... in which Avry, a young healer, runs from bounty hunters, gets herself captured, falls in love, and faces an impossible choice.
This review is of a digital copy provided to me by the publisher via NetGalley.
Touch of Power follows the adventures of Avry, a 20-year-old woman with special healing abilities. Unfortunately for her, healers in her world have been hunted down and executed, since everyone else blames them for the plague that killed the majority of the population a few years earlier. One night, as Avry sits in a cell awaiting execution, a man named Kerrick breaks her out. The catch? Avry must travel with Kerrick to heal a prince, who is possibly the world's only chance for lasting peace. However, healers can't heal the plague like they can with ordinary diseases and injuries; the healer who takes the plague from another will sicken and die, and the man that Kerrick wants Avry to heal was partially responsible for the slaughter of all the healers Avry knew. As Avry travels with Kerrick, she must decide if she wants to save the prince, while also avoiding capture from bounty hunters.
I'm going to start this review by saying that I really, really enjoyed Maria V. Snyder's Study series, starting with the book Poison Study. I found those books to be quick, engaging reads with likeable characters and good writing, with enough creativity to distinguish them from other fantasy novels. I also enjoyed the follow-up series, the Glass books. So, I went into this book with pretty high expectations.
Touch of Power has a sympathetic main character in Avry, who is three-dimensional and complex. I liked her healing abilities, and I generally enjoyed the system of magic employed in this book (though it wasn't anything super original and groundbreaking). I liked the development of most of the secondary characters as well. The villains were mostly well developed, and the protagonists all had their own little quirks and flaws.
The plot of the book wasn't quite as engaging as the plot of the Study books, but it was interesting enough to keep my interest. Although I felt the pacing was a little off in some places, I was mostly looking forward to reading more of the book and seeing what happened. I liked the minor twists along the course of the book, though none of them were super surprising. The plot was also simple enough to make the book a fast read, while being complex enough to keep the book interesting.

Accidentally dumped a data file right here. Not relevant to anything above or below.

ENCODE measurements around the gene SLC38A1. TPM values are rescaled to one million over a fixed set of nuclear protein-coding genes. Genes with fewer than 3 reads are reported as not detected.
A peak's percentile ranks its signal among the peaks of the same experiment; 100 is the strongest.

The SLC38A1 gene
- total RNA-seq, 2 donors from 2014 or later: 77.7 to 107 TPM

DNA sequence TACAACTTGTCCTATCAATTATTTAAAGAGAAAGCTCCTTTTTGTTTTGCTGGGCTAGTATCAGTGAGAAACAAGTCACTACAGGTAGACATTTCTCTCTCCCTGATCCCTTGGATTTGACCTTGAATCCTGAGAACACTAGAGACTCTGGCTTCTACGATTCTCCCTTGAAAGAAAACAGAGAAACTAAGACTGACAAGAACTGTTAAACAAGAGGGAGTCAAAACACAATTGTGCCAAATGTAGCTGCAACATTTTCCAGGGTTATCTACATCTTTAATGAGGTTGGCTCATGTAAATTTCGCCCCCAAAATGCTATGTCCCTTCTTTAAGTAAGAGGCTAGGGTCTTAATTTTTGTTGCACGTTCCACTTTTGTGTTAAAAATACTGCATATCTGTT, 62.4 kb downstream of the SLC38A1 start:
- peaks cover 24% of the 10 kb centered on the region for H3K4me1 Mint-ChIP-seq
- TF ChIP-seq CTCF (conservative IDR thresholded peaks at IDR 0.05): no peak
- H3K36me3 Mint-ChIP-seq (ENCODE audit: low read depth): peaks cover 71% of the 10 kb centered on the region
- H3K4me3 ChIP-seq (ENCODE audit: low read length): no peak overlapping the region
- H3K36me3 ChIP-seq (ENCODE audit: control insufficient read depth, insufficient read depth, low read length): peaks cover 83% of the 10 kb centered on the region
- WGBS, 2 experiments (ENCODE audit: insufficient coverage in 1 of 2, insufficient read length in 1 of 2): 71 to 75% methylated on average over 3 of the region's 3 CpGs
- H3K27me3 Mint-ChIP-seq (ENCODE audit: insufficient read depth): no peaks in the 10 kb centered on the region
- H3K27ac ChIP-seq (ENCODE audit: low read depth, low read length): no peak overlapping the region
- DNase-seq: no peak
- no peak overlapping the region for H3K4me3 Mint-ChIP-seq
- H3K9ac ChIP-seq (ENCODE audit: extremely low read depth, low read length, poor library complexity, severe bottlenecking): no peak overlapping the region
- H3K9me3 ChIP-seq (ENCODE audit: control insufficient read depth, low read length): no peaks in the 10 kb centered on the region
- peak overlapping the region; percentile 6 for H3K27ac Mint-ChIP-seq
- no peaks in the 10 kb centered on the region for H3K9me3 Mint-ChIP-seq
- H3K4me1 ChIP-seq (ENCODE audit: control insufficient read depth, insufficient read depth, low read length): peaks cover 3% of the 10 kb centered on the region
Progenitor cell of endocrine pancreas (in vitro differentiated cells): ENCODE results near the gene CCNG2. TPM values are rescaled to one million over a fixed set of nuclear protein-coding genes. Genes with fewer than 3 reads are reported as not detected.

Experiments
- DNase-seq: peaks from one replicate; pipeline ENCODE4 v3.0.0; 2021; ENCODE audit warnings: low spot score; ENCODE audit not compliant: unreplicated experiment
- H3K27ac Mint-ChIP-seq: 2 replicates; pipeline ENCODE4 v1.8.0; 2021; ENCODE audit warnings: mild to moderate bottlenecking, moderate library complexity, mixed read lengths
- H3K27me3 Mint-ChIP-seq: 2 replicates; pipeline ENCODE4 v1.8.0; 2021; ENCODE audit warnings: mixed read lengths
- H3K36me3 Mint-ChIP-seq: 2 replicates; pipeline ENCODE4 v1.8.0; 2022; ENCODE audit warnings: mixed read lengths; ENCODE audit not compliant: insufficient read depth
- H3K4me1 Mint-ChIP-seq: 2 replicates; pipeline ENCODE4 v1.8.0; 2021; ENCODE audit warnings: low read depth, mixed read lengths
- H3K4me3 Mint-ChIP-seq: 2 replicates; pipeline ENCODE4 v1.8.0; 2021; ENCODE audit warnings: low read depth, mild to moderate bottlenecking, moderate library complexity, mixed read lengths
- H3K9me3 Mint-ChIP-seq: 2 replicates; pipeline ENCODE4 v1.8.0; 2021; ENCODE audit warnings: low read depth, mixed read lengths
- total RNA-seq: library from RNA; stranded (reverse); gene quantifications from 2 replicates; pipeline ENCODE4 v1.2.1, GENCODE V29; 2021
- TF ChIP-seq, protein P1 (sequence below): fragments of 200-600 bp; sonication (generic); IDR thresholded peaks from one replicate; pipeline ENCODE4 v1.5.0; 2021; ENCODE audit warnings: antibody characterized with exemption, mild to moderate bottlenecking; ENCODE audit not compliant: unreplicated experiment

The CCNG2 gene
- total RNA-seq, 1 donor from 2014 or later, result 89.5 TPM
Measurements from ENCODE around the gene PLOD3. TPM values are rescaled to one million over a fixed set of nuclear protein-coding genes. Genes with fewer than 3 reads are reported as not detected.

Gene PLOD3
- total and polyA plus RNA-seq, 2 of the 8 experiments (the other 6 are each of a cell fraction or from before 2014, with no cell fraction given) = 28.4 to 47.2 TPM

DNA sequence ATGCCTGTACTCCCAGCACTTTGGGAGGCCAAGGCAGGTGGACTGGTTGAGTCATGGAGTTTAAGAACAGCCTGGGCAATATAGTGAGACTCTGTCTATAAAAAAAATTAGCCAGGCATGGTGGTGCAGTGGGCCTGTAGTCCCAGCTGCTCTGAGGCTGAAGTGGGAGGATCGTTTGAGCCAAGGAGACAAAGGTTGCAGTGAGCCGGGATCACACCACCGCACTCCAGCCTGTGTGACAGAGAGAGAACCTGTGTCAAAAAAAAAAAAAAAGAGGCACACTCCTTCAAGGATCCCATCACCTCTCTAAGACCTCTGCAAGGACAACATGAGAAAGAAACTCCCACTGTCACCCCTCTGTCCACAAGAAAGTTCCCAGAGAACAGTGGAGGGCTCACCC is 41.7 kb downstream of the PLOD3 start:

Unfortunately, I found that the writing quality of this book wasn't quite as high as the quality in the Study books. As I said before, sometimes the pacing felt a little off, and some of the narrative didn't feel very smooth to me. The system of magic in the book wasn't explained as much as I'd like, and I felt that some of the characters could have had a little bit more back story.
I also don't tend to enjoy stories of young women falling in love with their rude, boorish captors. It worked for me in the Study books, possibly because Yelena and Valek felt more realistic as a couple to me. Kerrick never really felt like a love-interest kind of guy to me until the very end, so the romance angle never felt quite right to me.
I'm going to give this book a 4/5 stars, for a few reasons. Although I had my complaints about the book, I am glad I read it. Also, the plot developments toward the end added enough intrigue to make me want to read the sequels, so I think that counts as a success for Snyder.